A single Horizon Canopy sometimes appears as a fifth green source. Playing a deck that revolves around finding colourless lands sometimes means you have a difficult time casting your green spells. The 5th green land  (alongside Chromatic artifacts, that do the same one time) helps to mitigate this problem. The fact the two Chromatic artifacts cantrip is super significant – in the early turns they fix for green mana,  but in the later game it allows you to dig towards another threat that can end the game. A land like Horizon Canopy also offers a very similar benefit.

There’s a few flexible options you can also play in the Canopy Slot:
The fifth Forest allows for a little more of the resilience described above.

Urza’s Factory can provide board presence in the late game when you’ve run out of threats, as you can find it with your tutor effects.

Geier Reach Sanitarium can provide card advantage and dig towards threats. While it does also help your opponent, your average draw is going to offer a more powerful spell than the opponents in the lategame.

Buried Ruin can return a important threat or even Chromatic artifact to you to help you win the game.

Blast Zone is slowly becoming a staple of the archetype as a tutorable Engineered Explosives. I would recommend playing this in the flex slot at this time.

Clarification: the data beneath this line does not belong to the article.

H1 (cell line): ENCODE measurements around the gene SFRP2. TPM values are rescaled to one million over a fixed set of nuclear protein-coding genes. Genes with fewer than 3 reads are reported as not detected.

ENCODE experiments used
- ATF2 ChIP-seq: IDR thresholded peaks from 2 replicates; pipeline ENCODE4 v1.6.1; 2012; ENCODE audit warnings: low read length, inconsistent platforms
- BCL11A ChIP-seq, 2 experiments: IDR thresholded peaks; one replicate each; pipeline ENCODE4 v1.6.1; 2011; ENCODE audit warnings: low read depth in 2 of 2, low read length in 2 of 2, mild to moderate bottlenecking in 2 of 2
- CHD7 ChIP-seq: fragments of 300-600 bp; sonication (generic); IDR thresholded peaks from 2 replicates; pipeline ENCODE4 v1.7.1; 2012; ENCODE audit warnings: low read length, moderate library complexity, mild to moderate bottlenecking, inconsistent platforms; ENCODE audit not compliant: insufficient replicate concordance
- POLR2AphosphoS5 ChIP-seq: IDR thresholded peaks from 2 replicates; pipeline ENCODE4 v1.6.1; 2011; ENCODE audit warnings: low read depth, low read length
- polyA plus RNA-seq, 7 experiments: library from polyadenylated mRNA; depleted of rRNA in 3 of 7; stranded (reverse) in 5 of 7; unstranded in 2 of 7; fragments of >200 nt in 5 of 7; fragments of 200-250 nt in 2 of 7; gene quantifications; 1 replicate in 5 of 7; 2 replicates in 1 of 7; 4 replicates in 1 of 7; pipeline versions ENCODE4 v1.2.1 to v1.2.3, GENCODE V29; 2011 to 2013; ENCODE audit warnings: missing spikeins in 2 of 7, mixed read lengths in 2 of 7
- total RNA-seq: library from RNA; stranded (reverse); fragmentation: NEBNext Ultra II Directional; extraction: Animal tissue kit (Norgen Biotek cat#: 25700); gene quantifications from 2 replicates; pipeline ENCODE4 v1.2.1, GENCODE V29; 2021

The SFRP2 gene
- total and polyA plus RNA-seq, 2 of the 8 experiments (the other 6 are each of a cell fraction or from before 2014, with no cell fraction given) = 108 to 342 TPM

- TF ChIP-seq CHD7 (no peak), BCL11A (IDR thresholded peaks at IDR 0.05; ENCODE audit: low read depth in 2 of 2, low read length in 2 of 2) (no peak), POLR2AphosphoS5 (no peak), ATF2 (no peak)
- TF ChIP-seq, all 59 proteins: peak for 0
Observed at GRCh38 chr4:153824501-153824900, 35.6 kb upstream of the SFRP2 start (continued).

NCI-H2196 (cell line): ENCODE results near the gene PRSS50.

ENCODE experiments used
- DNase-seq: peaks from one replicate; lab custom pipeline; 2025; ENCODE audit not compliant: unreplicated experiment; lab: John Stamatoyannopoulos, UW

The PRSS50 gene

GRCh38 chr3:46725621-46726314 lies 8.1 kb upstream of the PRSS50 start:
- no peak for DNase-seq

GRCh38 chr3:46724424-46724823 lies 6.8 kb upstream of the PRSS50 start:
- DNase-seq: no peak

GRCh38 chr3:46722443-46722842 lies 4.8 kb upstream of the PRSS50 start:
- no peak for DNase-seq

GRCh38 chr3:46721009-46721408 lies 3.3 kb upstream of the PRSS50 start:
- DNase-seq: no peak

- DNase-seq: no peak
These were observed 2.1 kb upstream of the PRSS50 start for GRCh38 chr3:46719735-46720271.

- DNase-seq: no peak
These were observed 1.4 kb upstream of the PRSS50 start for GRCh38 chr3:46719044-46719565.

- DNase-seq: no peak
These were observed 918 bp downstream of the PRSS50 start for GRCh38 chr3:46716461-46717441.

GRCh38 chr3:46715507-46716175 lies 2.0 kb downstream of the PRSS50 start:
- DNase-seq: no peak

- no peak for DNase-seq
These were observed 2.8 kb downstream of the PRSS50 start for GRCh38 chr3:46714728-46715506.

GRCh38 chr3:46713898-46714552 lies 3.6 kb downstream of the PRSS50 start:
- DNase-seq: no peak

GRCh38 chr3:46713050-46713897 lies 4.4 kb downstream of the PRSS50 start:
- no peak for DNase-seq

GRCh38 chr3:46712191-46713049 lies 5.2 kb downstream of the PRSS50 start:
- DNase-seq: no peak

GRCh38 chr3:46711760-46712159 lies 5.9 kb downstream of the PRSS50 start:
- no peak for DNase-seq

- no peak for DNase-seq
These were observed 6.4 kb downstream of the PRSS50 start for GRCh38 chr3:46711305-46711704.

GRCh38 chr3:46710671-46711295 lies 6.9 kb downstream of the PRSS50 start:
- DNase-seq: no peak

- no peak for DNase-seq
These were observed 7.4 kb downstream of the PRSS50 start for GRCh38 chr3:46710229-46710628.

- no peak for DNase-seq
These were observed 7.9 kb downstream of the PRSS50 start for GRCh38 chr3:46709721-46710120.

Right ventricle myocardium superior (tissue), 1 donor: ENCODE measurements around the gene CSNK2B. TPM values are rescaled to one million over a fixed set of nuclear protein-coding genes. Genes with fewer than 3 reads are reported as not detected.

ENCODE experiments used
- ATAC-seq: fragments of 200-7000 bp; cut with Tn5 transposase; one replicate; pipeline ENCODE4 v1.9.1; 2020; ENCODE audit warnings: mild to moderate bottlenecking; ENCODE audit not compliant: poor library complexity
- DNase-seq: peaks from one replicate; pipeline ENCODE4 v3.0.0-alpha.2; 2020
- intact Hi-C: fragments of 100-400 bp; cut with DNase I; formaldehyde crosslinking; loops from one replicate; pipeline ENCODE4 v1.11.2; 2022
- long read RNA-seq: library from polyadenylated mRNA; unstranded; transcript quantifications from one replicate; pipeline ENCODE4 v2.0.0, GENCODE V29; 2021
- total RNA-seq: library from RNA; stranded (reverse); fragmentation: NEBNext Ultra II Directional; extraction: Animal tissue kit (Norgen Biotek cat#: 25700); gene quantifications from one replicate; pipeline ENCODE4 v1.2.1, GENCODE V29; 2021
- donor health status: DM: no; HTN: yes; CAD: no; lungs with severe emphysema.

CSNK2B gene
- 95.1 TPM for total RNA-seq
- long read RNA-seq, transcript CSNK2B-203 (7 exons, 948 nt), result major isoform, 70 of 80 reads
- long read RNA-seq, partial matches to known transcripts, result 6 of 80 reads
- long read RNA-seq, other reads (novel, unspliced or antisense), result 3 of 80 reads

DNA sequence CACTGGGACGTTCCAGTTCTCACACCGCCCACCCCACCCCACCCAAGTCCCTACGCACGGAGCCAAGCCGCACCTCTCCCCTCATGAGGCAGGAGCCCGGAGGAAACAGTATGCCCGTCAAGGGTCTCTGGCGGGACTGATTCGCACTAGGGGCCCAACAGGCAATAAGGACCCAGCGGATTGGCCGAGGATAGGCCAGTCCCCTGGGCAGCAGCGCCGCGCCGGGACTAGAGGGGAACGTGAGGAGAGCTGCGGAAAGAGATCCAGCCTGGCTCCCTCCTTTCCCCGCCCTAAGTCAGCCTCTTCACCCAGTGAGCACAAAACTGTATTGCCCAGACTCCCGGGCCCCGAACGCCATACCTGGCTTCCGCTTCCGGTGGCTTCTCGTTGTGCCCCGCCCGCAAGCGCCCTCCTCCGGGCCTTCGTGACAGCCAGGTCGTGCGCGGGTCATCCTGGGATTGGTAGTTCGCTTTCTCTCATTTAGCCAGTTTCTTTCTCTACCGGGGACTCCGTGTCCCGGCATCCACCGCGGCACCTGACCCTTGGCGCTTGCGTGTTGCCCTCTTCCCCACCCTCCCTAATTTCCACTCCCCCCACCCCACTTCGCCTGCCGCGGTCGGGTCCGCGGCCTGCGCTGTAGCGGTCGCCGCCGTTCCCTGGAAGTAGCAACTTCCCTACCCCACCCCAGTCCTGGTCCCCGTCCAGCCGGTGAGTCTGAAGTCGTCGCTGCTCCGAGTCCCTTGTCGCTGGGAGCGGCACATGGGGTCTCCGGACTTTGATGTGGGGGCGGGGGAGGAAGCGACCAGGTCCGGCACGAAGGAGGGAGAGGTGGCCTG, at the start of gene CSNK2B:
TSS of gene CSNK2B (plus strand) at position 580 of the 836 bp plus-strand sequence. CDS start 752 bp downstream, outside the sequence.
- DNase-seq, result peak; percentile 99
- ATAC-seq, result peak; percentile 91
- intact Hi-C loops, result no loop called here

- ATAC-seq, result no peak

Engine Cards:

Mono Green is the default colour for Tron players, as green as a colour allows you to play 8 tutor cards that will fetch you a Tron piece (Expedition Map and Sylvan Scrying) and 4 dig effects that can find Tron pieces or threats in the form of Ancient Stirrings. The Chromatic artifacts (Star and Sphere) also form part of the early game engine – the only differences between the two is Star will always draw a card when it’s put into the graveyard, while Sphere only does so through it’s ability.  Chromatic Sphere draws a card as a part of its mana ability,  meaning it cannot be interrupted or responded to, while Star draws a card with its triggered ability, giving the opponent the chance to respond. This engine enables Tron on turn 3 or 4 extremely consistently, and allows for quick rebuilding through disruption due to its redundancy.


Karn Liberated is the poster child for this deck – they don’t call him the KarnFather for nothing! The plus ability makes him enter play with a whopping 10 loyalty while immediately getting to work, making Karn hard to deal with and making it likely you get several activations out of his powerful abilites in the following turn. The second ability acts as permanent spot removal, exiling any problem permanent that the opponent controls. Karn on turn three can begin exiling lands, which can often just prevent your opponent from playing magic.  Karn’s third ability is not used often, but it can restart a hopeless game in a pitch with some tools in play.